I join the opinion of the Court because it correctly holds that there is no constitutional right to abortion. Respondents invoke one source for that right: the Fourteenth Amendment's guarantee that no State shall "deprive any person of life, liberty, or property without due process of law." The Court well explains why, under our substantive due process precedents, the purported right to abortion is not a form of "liberty" protected by the Due Process Clause. Such a right is neither "deeply rooted in this Nation's history and tradition" nor "implicit in the concept of ordered liberty." Washington v. Glucksberg, 521 U. S. 702, 721 (1997) (internal quotation marks omitted). "[T]he idea that the Framers of the Fourteenth Amendment understood the Due Process Clause to protect a right to abortion is farcical." June Medical Services L. L. C. v. Russo, 591 U. S. ___, ___ (2020) (THOMAS, J., dissenting) (slip op., at 17).

I write separately to emphasize a second, more fundamental reason why there is no abortion guarantee lurking in the Due Process Clause. Considerable historical evidence indicates that "due process of law" merely required executive and judicial actors to comply with legislative enactments and the common law when depriving a person of life, liberty, or property. See, e.g., Johnson v. United States, 576 U. S. 591, 623 (2015) (THOMAS, J., concurring in judgment). Other sources, by contrast, suggest that "due process of law" prohibited legislatures "from authorizing the deprivation of a person's life, liberty, or property without providing him the customary procedures to which freemen were entitled by the old law of England." United States v. Vaello Madero, 596 U. S. ___, ____ (2022) (THOMAS, J., concurring) (slip op., at 3) (internal quotation marks omitted). Either way, the Due Process Clause at most guarantees process. It does not, as the Court's substantive due process cases suppose, "forbi[d] the government to infringe certain 'fundamental' liberty interests at all, no matter what process is provided." Reno v. Flores, 507 U. S. 292, 302 (1993); see also, e.g., Collins v. Harker Heights, 503 U. S. 115, 125 (1992).

As I have previously explained, "substantive due process" is an oxymoron that "lack[s] any basis in the Constitution." Johnson, 576 U. S., at 607-608 (opinion of THOMAS, J.); see also, e.g., Vaello Madero, 596 U. S., at ___ (THOMAS, J., concurring) (slip op., at 3) ("[T]ext and history provide little support for modern substantive due process doctrine"). "The notion that a constitutional provision that guarantees only 'process' before a person is deprived of life, liberty, or property could define the substance of those rights strains credulity for even the most casual user of words." McDonald v. Chicago, 561 U. S. 742, 811 (2010) (THOMAS, J., concurring in part and concurring in judgment); see also United States v. Carlton, 512 U. S. 26, 40 (1994) (Scalia, J., concurring in judgment). The resolution of this case is thus straightforward. Because the Due Process Clause does not secure any substantive rights, it does not secure a right to abortion.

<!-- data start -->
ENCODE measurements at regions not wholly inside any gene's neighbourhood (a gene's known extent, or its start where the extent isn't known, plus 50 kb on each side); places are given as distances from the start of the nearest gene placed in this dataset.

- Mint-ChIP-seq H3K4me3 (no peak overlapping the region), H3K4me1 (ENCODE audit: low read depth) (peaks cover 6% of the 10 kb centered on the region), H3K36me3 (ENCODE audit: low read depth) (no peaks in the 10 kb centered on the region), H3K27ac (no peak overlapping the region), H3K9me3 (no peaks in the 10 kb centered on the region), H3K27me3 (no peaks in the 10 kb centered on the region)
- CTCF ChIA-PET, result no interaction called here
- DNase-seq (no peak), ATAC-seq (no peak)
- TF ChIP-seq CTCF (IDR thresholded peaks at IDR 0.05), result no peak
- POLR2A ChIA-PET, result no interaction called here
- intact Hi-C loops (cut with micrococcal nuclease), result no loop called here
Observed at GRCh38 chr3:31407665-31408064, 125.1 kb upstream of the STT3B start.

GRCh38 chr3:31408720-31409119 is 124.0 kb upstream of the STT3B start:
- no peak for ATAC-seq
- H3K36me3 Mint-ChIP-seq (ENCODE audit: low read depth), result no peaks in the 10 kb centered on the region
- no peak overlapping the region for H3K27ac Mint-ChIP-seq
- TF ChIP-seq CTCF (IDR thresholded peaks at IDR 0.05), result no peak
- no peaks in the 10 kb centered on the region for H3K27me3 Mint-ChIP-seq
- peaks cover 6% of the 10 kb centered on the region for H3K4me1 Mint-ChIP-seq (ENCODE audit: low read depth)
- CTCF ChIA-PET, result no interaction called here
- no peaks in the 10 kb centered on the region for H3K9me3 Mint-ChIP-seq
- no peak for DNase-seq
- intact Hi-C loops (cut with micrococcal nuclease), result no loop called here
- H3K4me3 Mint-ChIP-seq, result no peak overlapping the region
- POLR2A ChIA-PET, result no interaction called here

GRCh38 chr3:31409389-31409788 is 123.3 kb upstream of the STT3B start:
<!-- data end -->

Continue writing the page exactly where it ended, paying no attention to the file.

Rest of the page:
The Court today declines to disturb substantive due process jurisprudence generally or the doctrine's application in other, specific contexts. Cases like Griswold v. Connecticut, 381 U. S. 479 (1965) (right of married persons to obtain contraceptives)*; Lawrence v. Texas, 539 U. S. 558 (2003) (right to engage in private, consensual sexual acts); and Obergefell v. Hodges, 576 U. S. 644 (2015) (right to same-sex marriage), are not at issue. The Court's abortion cases are unique, see ante, at 31-32, 66, 71-72, and no party has asked us to decide "whether our entire Fourteenth Amendment jurisprudence must be preserved or revised," McDonald, 561 U. S., at 813 (opinion of THOMAS, J.). Thus, I agree that "[n]othing in [the Court's] opinion should be understood to cast doubt on precedents that do not concern abortion." Ante, at 66.

For that reason, in future cases, we should reconsider all of this Court's substantive due process precedents, including Griswold, Lawrence, and Obergefell. Because any substantive due process decision is "demonstrably erroneous," Ramos v. Louisiana, 590 U. S. ___, ___ (2020) (THOMAS, J., concurring in judgment) (slip op., at 7), we have a duty to "correct the error" established in those precedents, Gamble v. United States, 587 U. S. ___, ___ (2019) (THOMAS, J., concurring) (slip op., at 9). After overruling these demonstrably erroneous decisions, the question would remain whether other constitutional provisions guarantee the myriad rights that our substantive due process cases have generated. For example, we could consider whether any of the rights announced in this Court's substantive due process cases are "privileges or immunities of citizens of the United States" protected by the Fourteenth Amendment. Amdt. 14, 1; see McDonald, 561 U. S., at 806 (opinion of THOMAS, J.). To answer that question, we would need to decide important antecedent questions, including whether the Privileges or Immunities Clause protects any rights that are not enumerated in the Constitution and, if so, how to identify those rights. See id., at 854. That said, even if the Clause does protect unenumerated rights, the Court conclusively demonstrates that abortion is not one of them under any plausible interpretive approach. See ante, at 15, n. 22.